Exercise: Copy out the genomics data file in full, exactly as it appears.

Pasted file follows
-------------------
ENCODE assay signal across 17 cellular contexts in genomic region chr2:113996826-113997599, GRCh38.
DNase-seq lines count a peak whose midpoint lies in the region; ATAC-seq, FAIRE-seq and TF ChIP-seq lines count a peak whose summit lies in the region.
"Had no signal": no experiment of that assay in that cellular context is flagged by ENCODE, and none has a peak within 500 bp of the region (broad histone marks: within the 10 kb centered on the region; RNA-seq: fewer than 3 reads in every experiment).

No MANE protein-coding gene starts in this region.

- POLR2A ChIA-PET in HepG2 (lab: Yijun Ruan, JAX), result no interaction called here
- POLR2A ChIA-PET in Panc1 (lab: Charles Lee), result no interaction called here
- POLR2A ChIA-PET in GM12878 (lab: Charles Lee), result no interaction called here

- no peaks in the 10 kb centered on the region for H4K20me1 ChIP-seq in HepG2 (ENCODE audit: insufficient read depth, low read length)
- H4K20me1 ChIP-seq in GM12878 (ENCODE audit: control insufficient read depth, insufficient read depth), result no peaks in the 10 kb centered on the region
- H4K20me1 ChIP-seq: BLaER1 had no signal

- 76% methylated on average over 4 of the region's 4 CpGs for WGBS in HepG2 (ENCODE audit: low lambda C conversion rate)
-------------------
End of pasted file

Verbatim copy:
ENCODE assay signal across 17 cellular contexts in genomic region chr2:113996826-113997599, GRCh38.
DNase-seq lines count a peak whose midpoint lies in the region; ATAC-seq, FAIRE-seq and TF ChIP-seq lines count a peak whose summit lies in the region.
"Had no signal": no experiment of that assay in that cellular context is flagged by ENCODE, and none has a peak within 500 bp of the region (broad histone marks: within the 10 kb centered on the region; RNA-seq: fewer than 3 reads in every experiment).

No MANE protein-coding gene starts in this region.

- POLR2A ChIA-PET in HepG2 (lab: Yijun Ruan, JAX), result no interaction called here
- POLR2A ChIA-PET in Panc1 (lab: Charles Lee), result no interaction called here
- POLR2A ChIA-PET in GM12878 (lab: Charles Lee), result no interaction called here

- no peaks in the 10 kb centered on the region for H4K20me1 ChIP-seq in HepG2 (ENCODE audit: insufficient read depth, low read length)
- H4K20me1 ChIP-seq in GM12878 (ENCODE audit: control insufficient read depth, insufficient read depth), result no peaks in the 10 kb centered on the region
- H4K20me1 ChIP-seq: BLaER1 had no signal

- 76% methylated on average over 4 of the region's 4 CpGs for WGBS in HepG2 (ENCODE audit: low lambda C conversion rate)